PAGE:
A New Design for Superconducting Magnets

José Luis Rudeiros Fernández, Research Scientist at ATAP’s Superconducting Magnet Program, working on a superconducting canted cosine-theta (CCT) magnet design. (Credit: Paolo Ferracin/Berkeley Lab)

Researchers from the Superconducting Magnet Program at ATAP have shown how an innovative magnet design could extend the limits of current superconducting magnets, promising better-performing and more powerful devices that are cheaper to build. The work could pave the way for new superconducting magnets for next-generation high-energy colliders and other applications, including fusion energy and proton therapy.

Superconducting magnets “play a critical role in accelerators as they shape and steer the particle beams and determine the accelerator’s energy reach,” says José Luis Rudeiros Fernández, a Research Scientist at ATAP’s Superconducting Magnet Program, who is working with Senior Scientist and deputy program lead Paolo Ferracin to develop a new type of superconducting magnet that is not only capable of producing very high-field strengths but can also be fabricated using cost-effective manufacturing processes. 

“Although today’s superconducting magnets can generate magnetic fields upwards of 9 T, there is a considerable ongoing effort to develop new magnets that can produce fields as high as 16 T or even higher. These more powerful magnets could be used for upgrading current accelerators and for next-generation colliders.”

Schematic showing the geometry of an asymmetric uni-layer magnet. This asymmetry allows for winding superconducting coils within a single layer where the radius of curvature of the conductor is significantly higher than in traditional geometries. (Credit: Berkeley Lab/José Luis Rudeiros Fernández and Paolo Ferracin)

Rudeiros Fernández says that much of this effort is focused on designs known as cosine-theta (CT) and canted cosine-theta (CCT) magnets, as well as materials like rare-earth barium copper oxide (ReBCO) for making the superconducting coils used in them. “CT and CCT magnets can generate the uniform, high-strength magnetic fields required in accelerators and can also be fabricated using simpler manufacturing processes, making them much less expensive to produce than current magnets.”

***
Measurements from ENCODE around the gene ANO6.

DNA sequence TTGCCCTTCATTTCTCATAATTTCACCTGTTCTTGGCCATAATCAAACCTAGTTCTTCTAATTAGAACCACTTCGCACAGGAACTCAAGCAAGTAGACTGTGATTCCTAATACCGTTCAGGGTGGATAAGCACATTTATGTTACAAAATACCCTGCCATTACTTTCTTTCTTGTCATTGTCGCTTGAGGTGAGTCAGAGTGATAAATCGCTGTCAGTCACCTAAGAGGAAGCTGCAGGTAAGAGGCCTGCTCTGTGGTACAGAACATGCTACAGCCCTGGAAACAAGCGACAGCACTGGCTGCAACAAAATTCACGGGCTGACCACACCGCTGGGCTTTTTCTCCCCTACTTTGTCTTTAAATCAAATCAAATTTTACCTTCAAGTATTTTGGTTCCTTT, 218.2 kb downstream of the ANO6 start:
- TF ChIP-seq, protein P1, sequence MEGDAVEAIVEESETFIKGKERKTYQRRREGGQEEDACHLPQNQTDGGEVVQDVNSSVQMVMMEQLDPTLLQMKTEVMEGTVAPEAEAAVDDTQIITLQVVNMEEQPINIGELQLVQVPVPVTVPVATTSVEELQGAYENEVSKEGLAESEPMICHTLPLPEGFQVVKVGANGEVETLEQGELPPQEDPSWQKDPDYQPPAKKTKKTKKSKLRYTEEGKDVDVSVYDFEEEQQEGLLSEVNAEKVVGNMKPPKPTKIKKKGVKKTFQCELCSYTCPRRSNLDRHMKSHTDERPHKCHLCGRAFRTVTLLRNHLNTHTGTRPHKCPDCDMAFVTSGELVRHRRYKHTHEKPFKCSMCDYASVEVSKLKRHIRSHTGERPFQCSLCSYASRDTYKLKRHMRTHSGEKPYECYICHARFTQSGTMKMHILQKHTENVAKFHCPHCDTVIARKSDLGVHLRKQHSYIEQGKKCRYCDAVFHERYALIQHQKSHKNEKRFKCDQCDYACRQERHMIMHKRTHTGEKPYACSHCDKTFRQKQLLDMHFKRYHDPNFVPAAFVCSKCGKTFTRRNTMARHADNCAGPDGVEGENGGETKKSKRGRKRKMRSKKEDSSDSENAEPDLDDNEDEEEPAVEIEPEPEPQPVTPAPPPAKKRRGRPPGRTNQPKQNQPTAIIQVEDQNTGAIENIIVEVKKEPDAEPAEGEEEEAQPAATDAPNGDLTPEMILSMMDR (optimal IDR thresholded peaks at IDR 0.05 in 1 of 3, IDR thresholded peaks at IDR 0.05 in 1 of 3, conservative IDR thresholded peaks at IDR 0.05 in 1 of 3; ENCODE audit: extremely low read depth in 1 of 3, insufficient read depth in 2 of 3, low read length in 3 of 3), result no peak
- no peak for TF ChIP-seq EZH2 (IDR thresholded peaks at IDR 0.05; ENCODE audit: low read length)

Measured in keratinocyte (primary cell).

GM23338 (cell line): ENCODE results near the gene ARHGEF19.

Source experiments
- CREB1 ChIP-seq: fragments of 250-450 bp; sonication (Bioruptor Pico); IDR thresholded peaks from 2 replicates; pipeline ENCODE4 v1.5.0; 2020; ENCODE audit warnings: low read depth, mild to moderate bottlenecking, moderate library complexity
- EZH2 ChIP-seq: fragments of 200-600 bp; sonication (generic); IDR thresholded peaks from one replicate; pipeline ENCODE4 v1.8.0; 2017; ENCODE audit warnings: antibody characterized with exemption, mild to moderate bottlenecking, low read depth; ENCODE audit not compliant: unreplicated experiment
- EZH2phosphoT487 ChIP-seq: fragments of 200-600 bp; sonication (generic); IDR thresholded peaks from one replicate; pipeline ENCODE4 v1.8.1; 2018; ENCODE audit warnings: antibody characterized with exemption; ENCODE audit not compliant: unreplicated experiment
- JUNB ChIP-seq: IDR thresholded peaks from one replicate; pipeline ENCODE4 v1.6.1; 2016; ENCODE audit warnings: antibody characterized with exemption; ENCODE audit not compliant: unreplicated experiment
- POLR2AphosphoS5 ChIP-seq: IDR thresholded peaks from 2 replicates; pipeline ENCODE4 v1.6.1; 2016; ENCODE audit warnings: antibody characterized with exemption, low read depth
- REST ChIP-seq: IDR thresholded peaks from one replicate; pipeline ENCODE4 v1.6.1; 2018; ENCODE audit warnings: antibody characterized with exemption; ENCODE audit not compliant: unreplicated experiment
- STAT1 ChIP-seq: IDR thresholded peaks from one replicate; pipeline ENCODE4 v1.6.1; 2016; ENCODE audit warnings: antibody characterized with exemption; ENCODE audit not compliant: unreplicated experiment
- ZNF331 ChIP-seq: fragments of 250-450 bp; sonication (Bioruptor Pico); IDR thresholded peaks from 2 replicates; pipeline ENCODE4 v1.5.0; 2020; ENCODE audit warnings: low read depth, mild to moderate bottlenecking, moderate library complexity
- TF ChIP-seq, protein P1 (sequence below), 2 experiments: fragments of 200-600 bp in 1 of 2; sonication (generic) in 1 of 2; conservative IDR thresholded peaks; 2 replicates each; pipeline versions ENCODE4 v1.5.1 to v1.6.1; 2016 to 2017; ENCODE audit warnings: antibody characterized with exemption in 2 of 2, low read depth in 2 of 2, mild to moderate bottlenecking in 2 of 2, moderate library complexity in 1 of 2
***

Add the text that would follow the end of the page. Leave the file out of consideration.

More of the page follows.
While ReBCO, he adds, shows great promise for making superconducting coils because of its ability to sustain strong magnetic fields at higher temperatures—making it a so-called high-temperature superconductor—than other superconducting materials, he says it has “some intrinsic properties that make it difficult to use in traditional magnet designs.”

“For instance, current circular accelerator designs use an evacuated bore tube in which beams of charged particles are bent by coils wrapped around it. However, because this tube has a small aperture of only 50 mm in radius, superconducting coils made from ReBCO degrade when wound around these relatively small apertures.”

He says this precludes them from being used in CT magnets, which leads to less efficient CCT designs that can significantly increase the overall cost of the magnet.

Motivated by these limitations, Rudeiros Fernández and Ferracin turned to a novel magnet design known as a uni-layer magnet. Uni-layer magnets are designed with a continuous unit length that can form magnetic fields perpendicular to the bore aperture.

Various designs of uni-layer magnets with the same two-dimensional cross-section along the straight section of the magnet. Different geometries at the end can be created depending on the design objectives. (Credit: Berkeley Lab/José Luis Rudeiros Fernández and Paolo Ferracin)

“While conventional magnet designs utilize symmetric spiral geometries for the superconducting coils to produce uniform magnetic fields,” explains Rudeiros Fernández, “our models showed that uni-layer magnets with asymmetrical coil configurations could also maintain highly uniform magnetic fields.”

“Moreover,” he continues, “this asymmetry increases the minimum radius required for winding ReBCO around the bore tube.”

He says this approach represents a “paradigm shift” in the design of magnets and could enable more efficient and reliable HTS superconducting magnets that are much less expensive to build than those currently being considered for future particle accelerators.

“While the research is still in its initial stages, we plan to build prototype magnets that will allow us to validate our observations and could lead to an optimized magnet design for testing in real-world applications.”

The unilayer design, adds Ferracin, is “an innovative solution that has never been considered before by the magnet community and has the potential to significantly improve the performance of the next generation of superconducting magnets made with HTS materials.”

To learn more …

José Luis Rudeiros Fernández and Paolo Ferracin, “Uni-layer magnets: a new concept for LTS and HTS based superconducting magnets,” Supercond. Sci. Technol. 36 (2023), https://doi.org/10.1088/1361-6668/acc281

Written by Carl A. Williams or other authors as credited.

For more information on ATAP News articles, contact Carl A. Williams (caw@lbl.gov)